North switch ballast and rail preparation

I am getting the bulk of the ballast in before the rails go down on Pembroke. I’ve always found that ballasting after the rails takes a lot of fussing, and then it moves anyway. I’m leaving the areas around solder clean until they are proven to work, but the plain track, which is glued, is getting ballasted. The ballast is a mixture of Pembroke sand (real dirt from Pembroke) and sanded grout. There are some white flecks, which I think are glue that hardened inside the bottle. I’ll have to come back and correct them later.

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The first step in preparing the rails was to form the point of the frog. The two rails had been ground to the correct angle with my screaming banshee rail grinder some months ago. So, it took only a few minutes to file the foot of the main route (which is actually the diverging route) so the other rail could nestle in against it. I then held them on the hand-drawn 1:7 angle template with my left hand while I soldered them together with my right. Good thing I have asbestos fingers!

Here is the bottom of the frog so you can see how it goes together.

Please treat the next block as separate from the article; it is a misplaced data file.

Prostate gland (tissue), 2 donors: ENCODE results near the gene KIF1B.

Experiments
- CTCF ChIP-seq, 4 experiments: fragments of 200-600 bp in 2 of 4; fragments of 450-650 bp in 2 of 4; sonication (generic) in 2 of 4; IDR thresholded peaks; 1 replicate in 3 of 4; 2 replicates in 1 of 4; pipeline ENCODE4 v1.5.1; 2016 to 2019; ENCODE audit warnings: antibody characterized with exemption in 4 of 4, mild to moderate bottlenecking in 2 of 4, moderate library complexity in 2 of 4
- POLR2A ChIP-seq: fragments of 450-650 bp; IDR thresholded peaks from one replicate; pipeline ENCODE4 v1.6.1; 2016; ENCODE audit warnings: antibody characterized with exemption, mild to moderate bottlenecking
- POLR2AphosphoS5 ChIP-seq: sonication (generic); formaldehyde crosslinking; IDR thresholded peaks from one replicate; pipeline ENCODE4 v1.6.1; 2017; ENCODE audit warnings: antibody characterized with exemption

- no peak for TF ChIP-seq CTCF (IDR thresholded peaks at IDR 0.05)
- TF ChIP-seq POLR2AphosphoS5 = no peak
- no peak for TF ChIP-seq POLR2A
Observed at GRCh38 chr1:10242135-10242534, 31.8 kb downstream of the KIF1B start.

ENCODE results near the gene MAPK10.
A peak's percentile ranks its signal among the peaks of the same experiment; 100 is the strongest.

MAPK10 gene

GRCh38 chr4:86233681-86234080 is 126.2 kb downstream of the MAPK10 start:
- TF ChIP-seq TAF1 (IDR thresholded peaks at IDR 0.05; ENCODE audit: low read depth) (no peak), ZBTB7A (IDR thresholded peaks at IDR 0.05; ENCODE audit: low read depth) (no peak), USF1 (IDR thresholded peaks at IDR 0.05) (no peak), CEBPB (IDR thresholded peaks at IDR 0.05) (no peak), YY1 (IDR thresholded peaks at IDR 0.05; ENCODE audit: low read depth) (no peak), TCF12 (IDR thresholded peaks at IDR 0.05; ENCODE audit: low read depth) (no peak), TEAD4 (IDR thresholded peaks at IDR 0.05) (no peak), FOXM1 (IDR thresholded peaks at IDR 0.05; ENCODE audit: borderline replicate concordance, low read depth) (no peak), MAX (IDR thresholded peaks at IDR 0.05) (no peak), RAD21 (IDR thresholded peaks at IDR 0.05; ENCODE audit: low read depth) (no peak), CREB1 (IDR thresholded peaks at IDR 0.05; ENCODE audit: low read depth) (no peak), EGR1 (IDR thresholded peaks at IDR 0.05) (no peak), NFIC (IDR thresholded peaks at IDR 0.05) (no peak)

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Next, I bent the stock rails and the frog ends so they more or less lie where they ought to without any pins or glue. For this, I used my Fast Tracks Rail Roller, finishing up a couple of places the old-fashioned way, with three fingers swiping down the sides of the rail.

I then bent the slight angle in the diverging stock rail that is just before the toe of the points and which enables the points to fit against the stock rails without large sections of out-of-gauge track.

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On previous dioramas (Pembroke is my first Proto:87 layout), I have left the stock rails whole, as my prototype probably did. I know I can make these work, but I also know it takes a lot of fiddling to get them to work reliably. So, on Pembroke, where you are hard-pressed to look down into the switches anyway, I am notching the foot of the stock rails to allow the points to fit in easily. This, I did next, followed by some more fine-tuning of the curvatures.

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Next, I used my diamond cut off disk in my Dremel tool to slit the ends of all the rails so they would accept the Proto:87 Stores rail joiners. I align these slits with the bottom of the rail web so they all work together vertically. I soldered the rail joiners in place.

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While the soldering iron was hot, I also tinned the foot of the rail in every place where there is a PC board tie, except the point of the frog. Then, between these locations, I dribbled Pliobond, straight from the tube. This must be the only adhesive that works best straight from the tube! There is no Pliobond through the switches. I use CA to bond the rail to the printed plastic.

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